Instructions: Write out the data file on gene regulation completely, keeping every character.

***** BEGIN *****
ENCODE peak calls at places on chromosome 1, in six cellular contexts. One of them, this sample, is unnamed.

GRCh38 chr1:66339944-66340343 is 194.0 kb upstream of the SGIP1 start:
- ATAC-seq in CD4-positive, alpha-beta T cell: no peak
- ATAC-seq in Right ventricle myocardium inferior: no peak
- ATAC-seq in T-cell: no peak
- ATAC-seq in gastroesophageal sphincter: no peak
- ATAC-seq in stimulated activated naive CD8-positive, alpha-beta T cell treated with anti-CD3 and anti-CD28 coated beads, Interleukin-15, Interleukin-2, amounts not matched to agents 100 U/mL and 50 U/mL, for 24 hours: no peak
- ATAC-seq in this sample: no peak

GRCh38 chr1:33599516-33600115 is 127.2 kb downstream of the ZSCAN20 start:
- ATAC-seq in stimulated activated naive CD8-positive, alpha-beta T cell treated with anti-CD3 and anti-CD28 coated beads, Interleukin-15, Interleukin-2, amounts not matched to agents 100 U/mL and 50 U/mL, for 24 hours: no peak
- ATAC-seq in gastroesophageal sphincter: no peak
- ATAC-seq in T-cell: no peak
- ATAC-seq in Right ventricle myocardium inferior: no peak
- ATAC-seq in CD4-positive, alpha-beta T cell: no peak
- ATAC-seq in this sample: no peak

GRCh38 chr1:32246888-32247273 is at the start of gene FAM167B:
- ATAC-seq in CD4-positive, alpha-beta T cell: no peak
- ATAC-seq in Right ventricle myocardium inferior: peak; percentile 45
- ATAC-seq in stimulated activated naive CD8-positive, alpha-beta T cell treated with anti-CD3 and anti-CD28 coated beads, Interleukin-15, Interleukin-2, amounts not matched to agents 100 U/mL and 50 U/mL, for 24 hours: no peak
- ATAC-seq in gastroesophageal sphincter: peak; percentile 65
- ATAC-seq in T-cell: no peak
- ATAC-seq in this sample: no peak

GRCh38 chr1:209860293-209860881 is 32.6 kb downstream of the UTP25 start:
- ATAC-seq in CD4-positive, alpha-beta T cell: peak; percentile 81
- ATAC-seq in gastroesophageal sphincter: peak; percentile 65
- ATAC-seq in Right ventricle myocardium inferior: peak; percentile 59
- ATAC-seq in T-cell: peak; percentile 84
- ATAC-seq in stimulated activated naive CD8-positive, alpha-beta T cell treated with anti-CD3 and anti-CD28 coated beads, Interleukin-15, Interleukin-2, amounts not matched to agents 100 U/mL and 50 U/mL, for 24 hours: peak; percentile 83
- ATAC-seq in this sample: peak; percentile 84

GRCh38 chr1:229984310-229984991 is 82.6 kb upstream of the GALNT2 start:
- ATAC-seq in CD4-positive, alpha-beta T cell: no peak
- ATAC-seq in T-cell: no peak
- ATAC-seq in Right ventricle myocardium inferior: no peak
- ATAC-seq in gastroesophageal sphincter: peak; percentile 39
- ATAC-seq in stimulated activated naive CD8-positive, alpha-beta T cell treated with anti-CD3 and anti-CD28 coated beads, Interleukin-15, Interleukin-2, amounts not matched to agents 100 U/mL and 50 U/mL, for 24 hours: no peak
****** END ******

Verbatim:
ENCODE peak calls at places on chromosome 1, in six cellular contexts. One of them, this sample, is unnamed.

GRCh38 chr1:66339944-66340343 is 194.0 kb upstream of the SGIP1 start:
- ATAC-seq in CD4-positive, alpha-beta T cell: no peak
- ATAC-seq in Right ventricle myocardium inferior: no peak
- ATAC-seq in T-cell: no peak
- ATAC-seq in gastroesophageal sphincter: no peak
- ATAC-seq in stimulated activated naive CD8-positive, alpha-beta T cell treated with anti-CD3 and anti-CD28 coated beads, Interleukin-15, Interleukin-2, amounts not matched to agents 100 U/mL and 50 U/mL, for 24 hours: no peak
- ATAC-seq in this sample: no peak

GRCh38 chr1:33599516-33600115 is 127.2 kb downstream of the ZSCAN20 start:
- ATAC-seq in stimulated activated naive CD8-positive, alpha-beta T cell treated with anti-CD3 and anti-CD28 coated beads, Interleukin-15, Interleukin-2, amounts not matched to agents 100 U/mL and 50 U/mL, for 24 hours: no peak
- ATAC-seq in gastroesophageal sphincter: no peak
- ATAC-seq in T-cell: no peak
- ATAC-seq in Right ventricle myocardium inferior: no peak
- ATAC-seq in CD4-positive, alpha-beta T cell: no peak
- ATAC-seq in this sample: no peak

GRCh38 chr1:32246888-32247273 is at the start of gene FAM167B:
- ATAC-seq in CD4-positive, alpha-beta T cell: no peak
- ATAC-seq in Right ventricle myocardium inferior: peak; percentile 45
- ATAC-seq in stimulated activated naive CD8-positive, alpha-beta T cell treated with anti-CD3 and anti-CD28 coated beads, Interleukin-15, Interleukin-2, amounts not matched to agents 100 U/mL and 50 U/mL, for 24 hours: no peak
- ATAC-seq in gastroesophageal sphincter: peak; percentile 65
- ATAC-seq in T-cell: no peak
- ATAC-seq in this sample: no peak

GRCh38 chr1:209860293-209860881 is 32.6 kb downstream of the UTP25 start:
- ATAC-seq in CD4-positive, alpha-beta T cell: peak; percentile 81
- ATAC-seq in gastroesophageal sphincter: peak; percentile 65
- ATAC-seq in Right ventricle myocardium inferior: peak; percentile 59
- ATAC-seq in T-cell: peak; percentile 84
- ATAC-seq in stimulated activated naive CD8-positive, alpha-beta T cell treated with anti-CD3 and anti-CD28 coated beads, Interleukin-15, Interleukin-2, amounts not matched to agents 100 U/mL and 50 U/mL, for 24 hours: peak; percentile 83
- ATAC-seq in this sample: peak; percentile 84

GRCh38 chr1:229984310-229984991 is 82.6 kb upstream of the GALNT2 start:
- ATAC-seq in CD4-positive, alpha-beta T cell: no peak
- ATAC-seq in T-cell: no peak
- ATAC-seq in Right ventricle myocardium inferior: no peak
- ATAC-seq in gastroesophageal sphincter: peak; percentile 39
- ATAC-seq in stimulated activated naive CD8-positive, alpha-beta T cell treated with anti-CD3 and anti-CD28 coated beads, Interleukin-15, Interleukin-2, amounts not matched to agents 100 U/mL and 50 U/mL, for 24 hours: no peak